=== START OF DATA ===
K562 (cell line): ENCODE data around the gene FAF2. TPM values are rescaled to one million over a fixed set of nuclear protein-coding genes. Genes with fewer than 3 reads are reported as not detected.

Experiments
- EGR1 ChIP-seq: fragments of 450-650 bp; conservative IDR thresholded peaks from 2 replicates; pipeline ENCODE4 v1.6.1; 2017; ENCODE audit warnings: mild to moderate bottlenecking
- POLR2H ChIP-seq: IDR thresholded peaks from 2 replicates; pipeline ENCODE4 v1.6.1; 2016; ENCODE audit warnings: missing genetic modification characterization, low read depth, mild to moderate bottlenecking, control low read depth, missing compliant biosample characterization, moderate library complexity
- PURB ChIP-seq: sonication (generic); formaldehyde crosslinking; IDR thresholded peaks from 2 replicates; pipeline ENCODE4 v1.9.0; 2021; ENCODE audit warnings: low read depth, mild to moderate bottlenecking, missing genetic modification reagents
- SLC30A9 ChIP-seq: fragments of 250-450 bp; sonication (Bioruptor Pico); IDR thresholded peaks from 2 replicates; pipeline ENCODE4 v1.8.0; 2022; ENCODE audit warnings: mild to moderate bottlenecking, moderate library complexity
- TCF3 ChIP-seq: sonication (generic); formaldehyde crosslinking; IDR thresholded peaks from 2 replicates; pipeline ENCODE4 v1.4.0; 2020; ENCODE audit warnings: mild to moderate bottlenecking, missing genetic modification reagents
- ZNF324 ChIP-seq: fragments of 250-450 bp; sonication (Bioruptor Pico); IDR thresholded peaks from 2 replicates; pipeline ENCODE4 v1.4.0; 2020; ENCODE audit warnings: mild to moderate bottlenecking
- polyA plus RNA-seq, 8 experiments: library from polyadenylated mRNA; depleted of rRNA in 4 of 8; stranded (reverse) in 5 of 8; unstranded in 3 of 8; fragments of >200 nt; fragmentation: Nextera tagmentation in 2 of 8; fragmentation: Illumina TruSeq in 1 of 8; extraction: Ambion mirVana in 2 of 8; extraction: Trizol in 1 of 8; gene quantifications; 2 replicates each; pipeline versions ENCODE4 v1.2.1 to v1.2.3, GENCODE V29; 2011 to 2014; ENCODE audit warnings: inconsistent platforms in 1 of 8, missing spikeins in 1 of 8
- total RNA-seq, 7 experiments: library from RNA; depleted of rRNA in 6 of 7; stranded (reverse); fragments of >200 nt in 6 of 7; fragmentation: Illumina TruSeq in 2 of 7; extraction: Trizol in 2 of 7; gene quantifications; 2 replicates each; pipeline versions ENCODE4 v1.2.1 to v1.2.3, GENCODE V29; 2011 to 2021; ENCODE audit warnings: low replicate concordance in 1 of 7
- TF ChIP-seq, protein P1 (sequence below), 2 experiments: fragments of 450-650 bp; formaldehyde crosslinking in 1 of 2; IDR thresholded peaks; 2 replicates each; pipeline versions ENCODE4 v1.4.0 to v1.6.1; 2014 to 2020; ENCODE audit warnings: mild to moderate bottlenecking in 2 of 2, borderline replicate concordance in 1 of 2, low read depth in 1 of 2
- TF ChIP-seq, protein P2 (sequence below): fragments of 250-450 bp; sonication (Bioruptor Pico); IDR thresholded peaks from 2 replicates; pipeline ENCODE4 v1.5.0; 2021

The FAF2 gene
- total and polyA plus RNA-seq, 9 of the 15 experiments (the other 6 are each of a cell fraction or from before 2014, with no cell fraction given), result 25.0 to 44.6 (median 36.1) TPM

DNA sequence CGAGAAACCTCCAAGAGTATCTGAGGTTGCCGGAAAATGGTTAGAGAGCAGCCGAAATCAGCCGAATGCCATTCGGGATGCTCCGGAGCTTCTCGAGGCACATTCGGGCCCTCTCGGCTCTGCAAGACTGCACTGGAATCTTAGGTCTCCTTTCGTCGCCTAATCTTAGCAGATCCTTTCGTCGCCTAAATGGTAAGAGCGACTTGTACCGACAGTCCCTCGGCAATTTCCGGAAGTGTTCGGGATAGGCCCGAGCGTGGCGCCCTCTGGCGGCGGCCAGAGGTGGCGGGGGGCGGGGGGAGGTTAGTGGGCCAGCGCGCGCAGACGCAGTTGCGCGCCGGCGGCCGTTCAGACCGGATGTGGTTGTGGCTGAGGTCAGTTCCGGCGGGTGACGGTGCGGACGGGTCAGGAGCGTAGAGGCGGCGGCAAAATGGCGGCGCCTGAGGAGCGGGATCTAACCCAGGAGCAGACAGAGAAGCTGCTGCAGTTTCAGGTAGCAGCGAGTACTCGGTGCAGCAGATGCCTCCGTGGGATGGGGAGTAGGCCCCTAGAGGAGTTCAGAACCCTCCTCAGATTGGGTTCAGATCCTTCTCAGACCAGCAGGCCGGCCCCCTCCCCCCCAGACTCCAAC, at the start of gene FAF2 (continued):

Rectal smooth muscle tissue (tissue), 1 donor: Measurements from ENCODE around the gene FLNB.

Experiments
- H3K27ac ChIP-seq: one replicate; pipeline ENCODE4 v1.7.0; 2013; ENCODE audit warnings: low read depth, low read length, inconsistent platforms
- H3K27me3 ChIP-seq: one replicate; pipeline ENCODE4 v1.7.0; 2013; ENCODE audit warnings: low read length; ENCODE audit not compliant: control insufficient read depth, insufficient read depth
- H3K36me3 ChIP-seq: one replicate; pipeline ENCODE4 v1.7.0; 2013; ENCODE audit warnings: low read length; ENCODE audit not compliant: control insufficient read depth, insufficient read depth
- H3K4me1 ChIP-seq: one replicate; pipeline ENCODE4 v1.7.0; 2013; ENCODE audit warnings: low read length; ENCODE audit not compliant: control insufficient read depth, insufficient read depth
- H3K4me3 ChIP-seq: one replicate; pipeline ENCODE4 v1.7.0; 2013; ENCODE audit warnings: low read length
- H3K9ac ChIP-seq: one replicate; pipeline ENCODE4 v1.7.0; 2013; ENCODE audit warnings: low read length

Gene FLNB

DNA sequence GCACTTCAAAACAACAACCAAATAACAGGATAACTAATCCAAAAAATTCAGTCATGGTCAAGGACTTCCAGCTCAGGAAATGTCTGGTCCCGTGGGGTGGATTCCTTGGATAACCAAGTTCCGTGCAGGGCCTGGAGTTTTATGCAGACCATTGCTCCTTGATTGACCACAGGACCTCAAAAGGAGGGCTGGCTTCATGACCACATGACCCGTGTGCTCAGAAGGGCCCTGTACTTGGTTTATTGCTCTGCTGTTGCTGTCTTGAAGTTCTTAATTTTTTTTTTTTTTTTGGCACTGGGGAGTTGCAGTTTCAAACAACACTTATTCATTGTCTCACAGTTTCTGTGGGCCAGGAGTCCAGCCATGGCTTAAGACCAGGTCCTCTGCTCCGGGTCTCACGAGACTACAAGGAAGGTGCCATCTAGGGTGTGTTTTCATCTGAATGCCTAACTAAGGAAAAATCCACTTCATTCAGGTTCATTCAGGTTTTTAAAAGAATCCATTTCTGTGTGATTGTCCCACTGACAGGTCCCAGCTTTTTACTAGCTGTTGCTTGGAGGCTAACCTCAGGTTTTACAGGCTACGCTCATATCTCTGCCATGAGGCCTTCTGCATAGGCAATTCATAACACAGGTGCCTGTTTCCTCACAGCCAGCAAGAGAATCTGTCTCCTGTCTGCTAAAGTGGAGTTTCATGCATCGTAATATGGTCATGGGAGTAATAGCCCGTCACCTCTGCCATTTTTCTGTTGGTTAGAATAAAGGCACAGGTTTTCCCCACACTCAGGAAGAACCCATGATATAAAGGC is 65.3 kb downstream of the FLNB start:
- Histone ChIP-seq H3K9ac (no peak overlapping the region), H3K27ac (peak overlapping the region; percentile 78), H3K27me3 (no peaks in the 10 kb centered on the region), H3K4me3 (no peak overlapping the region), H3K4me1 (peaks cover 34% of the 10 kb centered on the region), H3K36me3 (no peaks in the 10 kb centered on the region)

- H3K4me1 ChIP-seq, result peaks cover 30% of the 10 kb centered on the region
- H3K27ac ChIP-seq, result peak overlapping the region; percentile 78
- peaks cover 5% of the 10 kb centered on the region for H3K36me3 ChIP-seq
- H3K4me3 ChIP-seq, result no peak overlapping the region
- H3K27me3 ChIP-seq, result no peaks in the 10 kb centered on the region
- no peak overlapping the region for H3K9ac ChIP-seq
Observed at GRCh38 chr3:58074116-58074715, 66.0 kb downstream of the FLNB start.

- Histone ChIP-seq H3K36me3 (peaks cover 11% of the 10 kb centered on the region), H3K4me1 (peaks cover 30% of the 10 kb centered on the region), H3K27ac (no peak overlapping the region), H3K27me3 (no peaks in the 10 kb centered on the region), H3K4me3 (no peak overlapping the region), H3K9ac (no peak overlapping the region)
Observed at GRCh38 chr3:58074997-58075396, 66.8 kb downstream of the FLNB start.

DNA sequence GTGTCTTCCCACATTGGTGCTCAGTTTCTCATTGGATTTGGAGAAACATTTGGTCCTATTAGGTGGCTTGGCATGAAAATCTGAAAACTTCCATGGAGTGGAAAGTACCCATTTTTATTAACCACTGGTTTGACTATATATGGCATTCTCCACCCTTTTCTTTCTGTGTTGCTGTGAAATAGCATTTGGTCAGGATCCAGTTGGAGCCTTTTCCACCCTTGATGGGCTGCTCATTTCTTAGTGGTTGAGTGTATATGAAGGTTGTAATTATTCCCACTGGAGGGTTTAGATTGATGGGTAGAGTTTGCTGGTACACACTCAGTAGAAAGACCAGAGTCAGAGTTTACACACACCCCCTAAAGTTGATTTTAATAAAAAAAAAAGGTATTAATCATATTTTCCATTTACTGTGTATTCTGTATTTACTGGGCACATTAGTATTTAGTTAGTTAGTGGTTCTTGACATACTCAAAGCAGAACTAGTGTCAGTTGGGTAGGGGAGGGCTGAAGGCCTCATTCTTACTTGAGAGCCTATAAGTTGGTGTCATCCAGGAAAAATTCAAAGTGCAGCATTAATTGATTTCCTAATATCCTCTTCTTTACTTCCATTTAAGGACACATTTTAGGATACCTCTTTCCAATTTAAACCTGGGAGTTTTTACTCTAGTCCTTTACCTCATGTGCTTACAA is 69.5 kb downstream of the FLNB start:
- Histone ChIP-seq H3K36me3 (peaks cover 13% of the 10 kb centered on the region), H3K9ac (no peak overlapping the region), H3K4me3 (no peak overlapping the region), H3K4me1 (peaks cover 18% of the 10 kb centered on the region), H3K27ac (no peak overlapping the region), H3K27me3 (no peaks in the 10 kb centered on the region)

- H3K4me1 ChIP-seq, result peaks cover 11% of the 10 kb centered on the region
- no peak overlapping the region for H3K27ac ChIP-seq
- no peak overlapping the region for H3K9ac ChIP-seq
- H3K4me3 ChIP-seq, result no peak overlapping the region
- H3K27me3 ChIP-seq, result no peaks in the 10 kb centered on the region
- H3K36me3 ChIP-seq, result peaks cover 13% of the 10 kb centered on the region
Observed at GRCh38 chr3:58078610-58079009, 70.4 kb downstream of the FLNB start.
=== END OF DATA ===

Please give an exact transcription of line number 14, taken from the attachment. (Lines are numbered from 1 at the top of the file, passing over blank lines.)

- total and polyA plus RNA-seq, 9 of the 15 experiments (the other 6 are each of a cell fraction or from before 2014, with no cell fraction given), result 25.0 to 44.6 (median 36.1) TPM